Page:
I asked Morgan whether that criticism could then also be thrown at those calling for a universal basic income?
“No, because the thing with super is the extent of it. It’s twice the size of where we’ve set a UBI. You can’t have a UBI anywhere near the minimum wage, otherwise there’s a bit of a moral hazard there,” he replied.
“It’s just that New Zealand Super’s just obscene – just the size of it. And so many of us don’t need it. We actually don’t need any of it. So, all we’re saying is, how about we halve it for you [who don’t need it] – so I’ll have to buy a trail bike each year instead of a road bike.”
New deputy leader, tax policy focus
TOP had called a press conference in Wellington Monday to announce Teresa Moore had been appointed co-deputy leader alongside Geoff Simmons. A previous Green Party candidate, Moore is set to effectively lead TOP’s Parliamentary caucus in ‘day-to-day’ political work if the party hits the 5% threshold on 23 September, while Morgan and Simmons focus on the policy side.
If it gets into Parliament TOP will sit on the cross-benches while attempting to get as many of its policies picked up by whichever party leads government after 23 September. This will likely see it back the government on everyday confidence and supply, although Budget backing would hopefully be given in return for some TOP policies getting through.
“If you’re giving confidence and supply to the incumbent government, you tend to support them on their legislation. I mean, they are the government after all,” Morgan said.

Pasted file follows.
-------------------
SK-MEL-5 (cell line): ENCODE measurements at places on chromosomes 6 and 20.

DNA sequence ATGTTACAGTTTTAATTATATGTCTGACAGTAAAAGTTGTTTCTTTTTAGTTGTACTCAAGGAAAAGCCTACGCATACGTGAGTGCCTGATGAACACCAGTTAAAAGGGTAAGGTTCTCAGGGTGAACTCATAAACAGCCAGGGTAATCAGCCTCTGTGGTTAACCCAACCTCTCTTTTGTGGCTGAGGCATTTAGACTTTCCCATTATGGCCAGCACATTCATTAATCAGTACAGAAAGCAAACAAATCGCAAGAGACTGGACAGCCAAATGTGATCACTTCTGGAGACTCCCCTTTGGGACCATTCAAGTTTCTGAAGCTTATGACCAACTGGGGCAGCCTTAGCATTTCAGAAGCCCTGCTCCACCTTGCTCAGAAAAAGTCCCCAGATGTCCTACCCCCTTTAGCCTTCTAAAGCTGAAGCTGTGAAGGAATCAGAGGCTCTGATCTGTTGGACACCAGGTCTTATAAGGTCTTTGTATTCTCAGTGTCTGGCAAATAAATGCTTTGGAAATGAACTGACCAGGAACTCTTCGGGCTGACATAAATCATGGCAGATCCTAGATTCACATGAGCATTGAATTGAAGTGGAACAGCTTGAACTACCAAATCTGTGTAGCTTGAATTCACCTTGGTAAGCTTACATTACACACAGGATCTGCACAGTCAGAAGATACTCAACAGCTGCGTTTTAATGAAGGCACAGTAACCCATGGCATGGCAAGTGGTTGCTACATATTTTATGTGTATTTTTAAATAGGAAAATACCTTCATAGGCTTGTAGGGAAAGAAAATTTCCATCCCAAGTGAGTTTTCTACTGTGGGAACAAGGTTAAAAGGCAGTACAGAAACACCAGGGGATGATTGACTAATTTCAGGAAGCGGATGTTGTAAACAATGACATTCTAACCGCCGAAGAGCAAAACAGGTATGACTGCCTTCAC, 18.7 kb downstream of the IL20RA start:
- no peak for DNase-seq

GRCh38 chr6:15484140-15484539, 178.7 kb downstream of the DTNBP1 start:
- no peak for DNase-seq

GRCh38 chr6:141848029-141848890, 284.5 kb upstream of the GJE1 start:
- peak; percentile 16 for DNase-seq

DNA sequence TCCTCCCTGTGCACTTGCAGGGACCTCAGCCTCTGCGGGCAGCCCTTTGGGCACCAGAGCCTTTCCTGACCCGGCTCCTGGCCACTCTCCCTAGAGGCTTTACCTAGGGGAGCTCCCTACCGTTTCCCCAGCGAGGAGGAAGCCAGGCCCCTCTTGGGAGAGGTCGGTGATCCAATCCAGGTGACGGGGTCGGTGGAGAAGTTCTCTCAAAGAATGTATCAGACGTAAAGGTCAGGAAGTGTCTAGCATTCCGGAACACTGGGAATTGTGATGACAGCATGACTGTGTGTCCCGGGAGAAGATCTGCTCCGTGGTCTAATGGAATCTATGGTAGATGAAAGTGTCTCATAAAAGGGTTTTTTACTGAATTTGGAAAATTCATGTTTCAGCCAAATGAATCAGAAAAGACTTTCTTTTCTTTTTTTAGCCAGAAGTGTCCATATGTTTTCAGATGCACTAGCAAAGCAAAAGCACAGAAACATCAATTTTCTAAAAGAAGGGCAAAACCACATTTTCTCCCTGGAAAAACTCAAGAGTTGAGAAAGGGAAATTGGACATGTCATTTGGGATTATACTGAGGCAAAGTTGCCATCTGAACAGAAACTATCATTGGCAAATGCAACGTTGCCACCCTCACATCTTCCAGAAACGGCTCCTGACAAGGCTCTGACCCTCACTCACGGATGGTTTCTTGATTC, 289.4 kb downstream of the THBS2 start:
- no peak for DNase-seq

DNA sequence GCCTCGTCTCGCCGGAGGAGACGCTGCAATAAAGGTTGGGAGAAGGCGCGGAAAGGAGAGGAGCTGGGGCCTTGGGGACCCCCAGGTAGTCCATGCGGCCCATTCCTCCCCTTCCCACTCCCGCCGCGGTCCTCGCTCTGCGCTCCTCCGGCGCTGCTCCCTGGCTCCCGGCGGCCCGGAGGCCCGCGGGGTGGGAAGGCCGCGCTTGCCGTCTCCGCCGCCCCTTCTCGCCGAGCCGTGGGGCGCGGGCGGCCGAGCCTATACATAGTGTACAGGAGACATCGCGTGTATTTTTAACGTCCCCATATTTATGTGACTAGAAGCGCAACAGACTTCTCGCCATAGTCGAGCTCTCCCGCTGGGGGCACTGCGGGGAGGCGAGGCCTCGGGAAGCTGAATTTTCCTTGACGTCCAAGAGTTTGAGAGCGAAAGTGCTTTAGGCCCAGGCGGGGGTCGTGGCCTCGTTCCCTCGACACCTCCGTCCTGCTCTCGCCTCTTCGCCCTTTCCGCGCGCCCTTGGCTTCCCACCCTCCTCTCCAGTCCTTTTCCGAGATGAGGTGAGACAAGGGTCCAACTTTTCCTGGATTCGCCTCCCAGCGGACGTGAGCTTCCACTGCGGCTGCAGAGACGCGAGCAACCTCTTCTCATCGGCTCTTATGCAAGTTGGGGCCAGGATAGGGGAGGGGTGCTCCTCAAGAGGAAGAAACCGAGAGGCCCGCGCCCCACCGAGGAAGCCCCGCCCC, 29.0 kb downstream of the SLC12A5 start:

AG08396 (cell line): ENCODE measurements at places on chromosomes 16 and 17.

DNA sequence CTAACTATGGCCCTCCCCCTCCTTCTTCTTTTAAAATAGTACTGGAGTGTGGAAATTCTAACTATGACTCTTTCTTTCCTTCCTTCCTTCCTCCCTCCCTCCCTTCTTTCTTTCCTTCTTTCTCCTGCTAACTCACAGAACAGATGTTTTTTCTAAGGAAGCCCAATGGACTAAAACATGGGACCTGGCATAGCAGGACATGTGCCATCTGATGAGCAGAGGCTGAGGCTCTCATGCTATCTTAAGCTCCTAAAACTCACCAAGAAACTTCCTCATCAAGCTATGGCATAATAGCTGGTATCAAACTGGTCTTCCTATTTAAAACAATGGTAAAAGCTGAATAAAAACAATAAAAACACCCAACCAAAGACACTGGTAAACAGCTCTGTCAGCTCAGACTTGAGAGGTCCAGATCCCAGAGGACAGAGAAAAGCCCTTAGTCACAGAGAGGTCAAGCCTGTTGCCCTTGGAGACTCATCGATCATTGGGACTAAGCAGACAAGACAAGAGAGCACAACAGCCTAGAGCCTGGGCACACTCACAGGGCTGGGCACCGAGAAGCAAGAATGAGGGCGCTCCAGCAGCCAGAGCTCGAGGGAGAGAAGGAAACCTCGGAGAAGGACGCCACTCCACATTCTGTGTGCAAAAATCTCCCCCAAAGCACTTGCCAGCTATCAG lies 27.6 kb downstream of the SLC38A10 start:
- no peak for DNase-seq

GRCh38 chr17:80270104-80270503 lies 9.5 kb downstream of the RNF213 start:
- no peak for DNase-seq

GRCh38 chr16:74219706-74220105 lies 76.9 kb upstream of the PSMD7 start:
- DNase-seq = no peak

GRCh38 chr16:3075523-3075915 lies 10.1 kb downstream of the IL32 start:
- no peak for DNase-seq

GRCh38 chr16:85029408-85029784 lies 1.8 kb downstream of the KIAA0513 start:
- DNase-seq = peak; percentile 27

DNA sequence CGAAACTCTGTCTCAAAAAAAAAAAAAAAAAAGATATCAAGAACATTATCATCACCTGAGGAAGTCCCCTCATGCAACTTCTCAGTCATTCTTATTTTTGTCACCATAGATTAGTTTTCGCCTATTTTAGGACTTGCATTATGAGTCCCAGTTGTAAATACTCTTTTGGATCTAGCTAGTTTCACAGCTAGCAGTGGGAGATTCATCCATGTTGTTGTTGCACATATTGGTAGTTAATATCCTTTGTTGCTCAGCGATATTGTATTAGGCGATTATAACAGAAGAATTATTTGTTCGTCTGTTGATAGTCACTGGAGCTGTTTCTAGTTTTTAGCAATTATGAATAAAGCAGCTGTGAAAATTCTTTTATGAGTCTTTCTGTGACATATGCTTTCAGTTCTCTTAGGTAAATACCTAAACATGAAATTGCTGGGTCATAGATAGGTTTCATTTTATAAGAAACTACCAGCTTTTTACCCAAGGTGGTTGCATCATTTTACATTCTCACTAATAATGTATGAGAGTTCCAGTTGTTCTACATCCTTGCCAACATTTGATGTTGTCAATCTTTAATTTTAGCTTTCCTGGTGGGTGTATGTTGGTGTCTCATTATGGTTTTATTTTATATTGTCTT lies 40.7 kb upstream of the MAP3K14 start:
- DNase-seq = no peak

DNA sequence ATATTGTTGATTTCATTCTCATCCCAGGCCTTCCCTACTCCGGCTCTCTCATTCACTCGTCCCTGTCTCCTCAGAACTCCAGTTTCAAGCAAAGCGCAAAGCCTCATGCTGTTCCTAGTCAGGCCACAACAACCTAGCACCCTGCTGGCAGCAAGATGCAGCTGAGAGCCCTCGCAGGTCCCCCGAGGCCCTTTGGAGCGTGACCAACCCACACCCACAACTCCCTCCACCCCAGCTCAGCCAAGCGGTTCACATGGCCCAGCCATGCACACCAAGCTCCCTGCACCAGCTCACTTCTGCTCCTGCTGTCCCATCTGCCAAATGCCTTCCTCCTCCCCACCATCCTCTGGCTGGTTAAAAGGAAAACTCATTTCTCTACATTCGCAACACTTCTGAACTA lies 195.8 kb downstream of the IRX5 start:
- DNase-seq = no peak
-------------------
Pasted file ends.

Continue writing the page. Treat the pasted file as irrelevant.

“Unless…I’m pretty hot on this direct democracy thing – this deliberative democracy, I call it – so if we get a piece of legislation coming down the tubes from the incumbent government that we go, ‘ooh that’s a bit dickie’, then we would go back to our membership and we’d have informed discussion about it. Just as we did, actually, with the cannabis policy that we finally came out with. And we’d form a view on it.
“But just run-of-the-mill stuff, we’d…not stand in their way – Labour or National,” he said.” The deal would be that we want as much of our TOP…policies through as possible. But that’ll be negotiated at the start of the term.”
Asked whether TOP would enter Parliament with a policy priority list, Morgan said TOP’s flagship tax policy was “head and shoulders above everything else.”
“In my view, without doing that, it’s just same-old, same-old too much,” he said. “That by far is the revolution, and the way we pay our tax and we provide our social security. That would be the one that I fight hardest over.”
Morgan said his 'Big Kahuna' idea was the overall driving force behind TOP's policy platform. He said he's not envisaging getting everything cleared in one term to bring about the change, and that TOP having a second term would be required to move on the majority of incomes by imposing a flat income tax rate. On whether he would stick around for that, Morgan said: “I’m not going to be there forever.”
He did acknowledge TOP will likely be a small Parliamentary party, at least this term, with somewhere between five and ten percent of the vote. “And we’re dealing with whoever will be a lot bigger. So it has to come down to negotiation,” he said. He said a UMR poll had showed the party on about 4% support, although others were showing 3-4%, Morgan said.
Most public polls have TOP on 2-2.5%. “We’ll get five,” he said.